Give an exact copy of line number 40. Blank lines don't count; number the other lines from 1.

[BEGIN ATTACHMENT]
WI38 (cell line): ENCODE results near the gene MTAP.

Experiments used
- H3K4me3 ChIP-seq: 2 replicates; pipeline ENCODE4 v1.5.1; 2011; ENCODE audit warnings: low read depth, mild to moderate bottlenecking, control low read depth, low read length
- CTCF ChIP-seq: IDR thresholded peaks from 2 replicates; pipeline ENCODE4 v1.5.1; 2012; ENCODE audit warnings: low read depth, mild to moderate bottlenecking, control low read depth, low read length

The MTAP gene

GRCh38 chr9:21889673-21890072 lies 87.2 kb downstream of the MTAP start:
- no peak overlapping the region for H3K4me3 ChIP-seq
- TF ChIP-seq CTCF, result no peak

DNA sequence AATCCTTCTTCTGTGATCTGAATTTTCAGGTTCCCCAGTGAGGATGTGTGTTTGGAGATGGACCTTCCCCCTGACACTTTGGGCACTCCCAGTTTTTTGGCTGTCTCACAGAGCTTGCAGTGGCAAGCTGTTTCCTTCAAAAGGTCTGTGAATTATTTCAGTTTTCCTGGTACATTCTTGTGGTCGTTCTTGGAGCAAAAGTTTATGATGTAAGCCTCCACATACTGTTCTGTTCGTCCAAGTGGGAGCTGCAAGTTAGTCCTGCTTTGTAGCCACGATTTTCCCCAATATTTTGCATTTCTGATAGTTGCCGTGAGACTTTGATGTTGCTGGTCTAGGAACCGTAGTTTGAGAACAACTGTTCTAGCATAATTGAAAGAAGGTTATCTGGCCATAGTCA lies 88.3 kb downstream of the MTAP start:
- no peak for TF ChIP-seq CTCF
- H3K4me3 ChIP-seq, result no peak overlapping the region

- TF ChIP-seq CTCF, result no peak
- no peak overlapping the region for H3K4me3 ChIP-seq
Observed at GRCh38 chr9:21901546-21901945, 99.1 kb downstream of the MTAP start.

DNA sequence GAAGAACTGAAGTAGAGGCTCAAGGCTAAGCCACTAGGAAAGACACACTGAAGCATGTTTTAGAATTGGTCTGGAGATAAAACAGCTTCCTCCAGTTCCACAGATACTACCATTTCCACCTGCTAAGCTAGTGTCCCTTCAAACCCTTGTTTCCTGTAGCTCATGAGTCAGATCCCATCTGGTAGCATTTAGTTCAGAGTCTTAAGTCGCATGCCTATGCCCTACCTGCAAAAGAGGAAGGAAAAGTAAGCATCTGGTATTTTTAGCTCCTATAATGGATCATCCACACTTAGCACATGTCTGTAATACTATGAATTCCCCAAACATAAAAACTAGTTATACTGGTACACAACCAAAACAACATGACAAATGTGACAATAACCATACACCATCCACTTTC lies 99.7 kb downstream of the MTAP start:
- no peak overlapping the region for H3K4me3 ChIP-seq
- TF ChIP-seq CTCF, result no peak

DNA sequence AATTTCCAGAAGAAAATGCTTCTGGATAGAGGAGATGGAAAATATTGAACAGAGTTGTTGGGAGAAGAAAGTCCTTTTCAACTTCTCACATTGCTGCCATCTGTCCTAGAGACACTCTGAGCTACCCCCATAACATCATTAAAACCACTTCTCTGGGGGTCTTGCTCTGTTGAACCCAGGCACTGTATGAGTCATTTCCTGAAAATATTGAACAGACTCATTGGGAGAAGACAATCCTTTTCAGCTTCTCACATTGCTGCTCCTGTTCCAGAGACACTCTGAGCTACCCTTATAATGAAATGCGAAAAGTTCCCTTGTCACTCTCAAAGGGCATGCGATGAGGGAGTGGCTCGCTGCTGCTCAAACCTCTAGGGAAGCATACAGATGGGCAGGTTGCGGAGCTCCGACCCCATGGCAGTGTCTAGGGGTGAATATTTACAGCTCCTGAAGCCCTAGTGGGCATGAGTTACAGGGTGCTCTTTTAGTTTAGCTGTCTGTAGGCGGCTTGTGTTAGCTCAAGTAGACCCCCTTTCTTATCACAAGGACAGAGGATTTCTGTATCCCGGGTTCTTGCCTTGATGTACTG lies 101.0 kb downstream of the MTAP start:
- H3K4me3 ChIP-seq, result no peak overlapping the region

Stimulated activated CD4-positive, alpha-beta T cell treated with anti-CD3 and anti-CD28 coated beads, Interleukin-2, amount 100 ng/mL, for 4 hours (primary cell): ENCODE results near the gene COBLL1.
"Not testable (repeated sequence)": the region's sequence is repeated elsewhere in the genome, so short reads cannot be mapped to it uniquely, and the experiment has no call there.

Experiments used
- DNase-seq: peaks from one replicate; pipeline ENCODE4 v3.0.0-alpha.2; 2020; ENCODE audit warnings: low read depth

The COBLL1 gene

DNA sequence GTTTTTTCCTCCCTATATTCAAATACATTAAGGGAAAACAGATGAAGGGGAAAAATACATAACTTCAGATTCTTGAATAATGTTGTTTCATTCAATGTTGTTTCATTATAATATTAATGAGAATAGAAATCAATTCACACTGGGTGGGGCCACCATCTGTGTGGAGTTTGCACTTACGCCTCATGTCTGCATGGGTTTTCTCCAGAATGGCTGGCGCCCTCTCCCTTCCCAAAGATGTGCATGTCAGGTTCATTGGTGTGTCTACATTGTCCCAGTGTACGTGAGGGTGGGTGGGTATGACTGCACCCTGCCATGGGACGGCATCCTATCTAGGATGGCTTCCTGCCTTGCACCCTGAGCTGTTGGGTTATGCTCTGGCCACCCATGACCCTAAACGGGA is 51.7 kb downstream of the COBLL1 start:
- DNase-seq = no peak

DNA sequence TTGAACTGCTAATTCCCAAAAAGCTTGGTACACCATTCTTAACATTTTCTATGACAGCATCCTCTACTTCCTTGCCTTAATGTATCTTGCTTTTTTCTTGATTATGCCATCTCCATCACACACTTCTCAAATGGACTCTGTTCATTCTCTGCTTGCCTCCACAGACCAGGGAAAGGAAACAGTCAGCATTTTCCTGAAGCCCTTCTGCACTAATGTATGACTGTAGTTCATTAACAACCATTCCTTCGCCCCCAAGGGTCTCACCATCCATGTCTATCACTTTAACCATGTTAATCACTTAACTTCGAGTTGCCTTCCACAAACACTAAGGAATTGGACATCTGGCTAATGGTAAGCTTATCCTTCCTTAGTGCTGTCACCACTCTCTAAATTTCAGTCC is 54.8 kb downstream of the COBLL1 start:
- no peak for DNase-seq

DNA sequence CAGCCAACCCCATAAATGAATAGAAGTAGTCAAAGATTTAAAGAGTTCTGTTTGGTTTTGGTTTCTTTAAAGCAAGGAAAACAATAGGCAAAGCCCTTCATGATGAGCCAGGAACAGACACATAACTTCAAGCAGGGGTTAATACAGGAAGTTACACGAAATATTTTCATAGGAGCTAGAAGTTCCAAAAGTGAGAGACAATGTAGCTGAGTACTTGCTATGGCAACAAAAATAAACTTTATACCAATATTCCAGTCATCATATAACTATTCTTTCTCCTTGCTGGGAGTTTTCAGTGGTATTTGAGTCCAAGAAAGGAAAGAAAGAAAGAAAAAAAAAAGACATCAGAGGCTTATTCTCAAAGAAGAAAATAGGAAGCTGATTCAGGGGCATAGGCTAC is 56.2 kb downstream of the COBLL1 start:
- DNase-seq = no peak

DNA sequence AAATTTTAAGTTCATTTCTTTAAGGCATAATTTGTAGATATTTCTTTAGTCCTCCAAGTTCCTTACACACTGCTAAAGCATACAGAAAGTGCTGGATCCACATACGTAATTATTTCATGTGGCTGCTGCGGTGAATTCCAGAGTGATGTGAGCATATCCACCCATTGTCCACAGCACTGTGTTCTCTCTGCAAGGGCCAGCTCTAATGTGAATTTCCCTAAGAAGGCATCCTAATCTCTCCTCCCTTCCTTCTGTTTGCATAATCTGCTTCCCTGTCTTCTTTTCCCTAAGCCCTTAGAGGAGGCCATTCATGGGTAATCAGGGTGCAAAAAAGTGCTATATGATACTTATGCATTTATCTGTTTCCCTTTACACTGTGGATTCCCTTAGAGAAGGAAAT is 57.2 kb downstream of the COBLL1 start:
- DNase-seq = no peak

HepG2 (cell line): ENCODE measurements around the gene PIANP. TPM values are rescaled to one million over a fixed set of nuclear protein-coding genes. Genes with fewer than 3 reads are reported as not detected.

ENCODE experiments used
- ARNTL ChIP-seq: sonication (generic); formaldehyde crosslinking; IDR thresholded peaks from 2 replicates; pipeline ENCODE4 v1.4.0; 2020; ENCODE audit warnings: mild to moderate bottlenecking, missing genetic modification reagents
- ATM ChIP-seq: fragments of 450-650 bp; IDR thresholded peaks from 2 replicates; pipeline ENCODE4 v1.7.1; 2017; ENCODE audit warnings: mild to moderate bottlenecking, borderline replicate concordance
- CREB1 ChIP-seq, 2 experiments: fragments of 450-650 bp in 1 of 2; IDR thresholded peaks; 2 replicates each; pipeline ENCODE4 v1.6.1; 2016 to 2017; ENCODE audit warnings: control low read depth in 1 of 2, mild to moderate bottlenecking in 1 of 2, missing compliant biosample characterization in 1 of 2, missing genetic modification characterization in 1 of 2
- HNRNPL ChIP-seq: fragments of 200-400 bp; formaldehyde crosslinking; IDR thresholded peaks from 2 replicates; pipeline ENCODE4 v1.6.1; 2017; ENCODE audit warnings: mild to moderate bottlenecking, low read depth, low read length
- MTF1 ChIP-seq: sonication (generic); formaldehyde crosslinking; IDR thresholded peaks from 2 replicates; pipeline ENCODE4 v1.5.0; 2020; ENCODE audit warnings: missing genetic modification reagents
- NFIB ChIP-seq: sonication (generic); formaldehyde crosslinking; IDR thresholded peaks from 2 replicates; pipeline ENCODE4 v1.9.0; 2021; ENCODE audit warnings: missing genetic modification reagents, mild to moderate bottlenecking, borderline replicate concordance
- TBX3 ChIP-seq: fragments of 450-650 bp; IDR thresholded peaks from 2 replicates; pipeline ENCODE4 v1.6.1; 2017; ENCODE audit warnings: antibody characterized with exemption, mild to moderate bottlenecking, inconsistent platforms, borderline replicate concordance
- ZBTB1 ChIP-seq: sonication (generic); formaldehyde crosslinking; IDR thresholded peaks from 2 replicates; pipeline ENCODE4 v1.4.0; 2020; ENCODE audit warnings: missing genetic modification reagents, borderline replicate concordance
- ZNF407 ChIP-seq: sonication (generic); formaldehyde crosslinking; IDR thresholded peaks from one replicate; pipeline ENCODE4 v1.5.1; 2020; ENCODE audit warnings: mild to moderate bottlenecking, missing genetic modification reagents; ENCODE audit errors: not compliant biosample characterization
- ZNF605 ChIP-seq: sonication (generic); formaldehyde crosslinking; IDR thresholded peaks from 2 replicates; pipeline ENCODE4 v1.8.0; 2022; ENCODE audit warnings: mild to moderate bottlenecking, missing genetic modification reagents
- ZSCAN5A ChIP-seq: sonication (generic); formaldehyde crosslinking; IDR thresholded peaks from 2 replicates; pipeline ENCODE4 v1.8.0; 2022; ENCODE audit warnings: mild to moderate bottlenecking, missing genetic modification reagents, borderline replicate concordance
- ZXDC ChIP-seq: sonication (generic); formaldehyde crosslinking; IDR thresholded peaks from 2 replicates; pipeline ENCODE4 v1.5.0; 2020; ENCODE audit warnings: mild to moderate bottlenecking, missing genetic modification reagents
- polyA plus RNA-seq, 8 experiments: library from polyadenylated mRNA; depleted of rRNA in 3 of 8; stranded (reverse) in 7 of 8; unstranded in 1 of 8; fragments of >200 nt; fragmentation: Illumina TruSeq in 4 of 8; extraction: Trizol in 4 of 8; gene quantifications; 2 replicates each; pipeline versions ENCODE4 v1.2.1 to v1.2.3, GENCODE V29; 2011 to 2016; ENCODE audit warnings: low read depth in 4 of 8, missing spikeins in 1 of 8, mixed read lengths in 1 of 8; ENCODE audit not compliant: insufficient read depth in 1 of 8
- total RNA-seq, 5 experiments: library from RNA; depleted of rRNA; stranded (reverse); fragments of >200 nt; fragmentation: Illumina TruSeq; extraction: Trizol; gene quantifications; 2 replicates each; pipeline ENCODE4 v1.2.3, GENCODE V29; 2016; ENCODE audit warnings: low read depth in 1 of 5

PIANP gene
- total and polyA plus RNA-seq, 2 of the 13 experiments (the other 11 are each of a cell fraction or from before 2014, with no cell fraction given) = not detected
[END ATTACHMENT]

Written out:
- NFIB ChIP-seq: sonication (generic); formaldehyde crosslinking; IDR thresholded peaks from 2 replicates; pipeline ENCODE4 v1.9.0; 2021; ENCODE audit warnings: missing genetic modification reagents, mild to moderate bottlenecking, borderline replicate concordance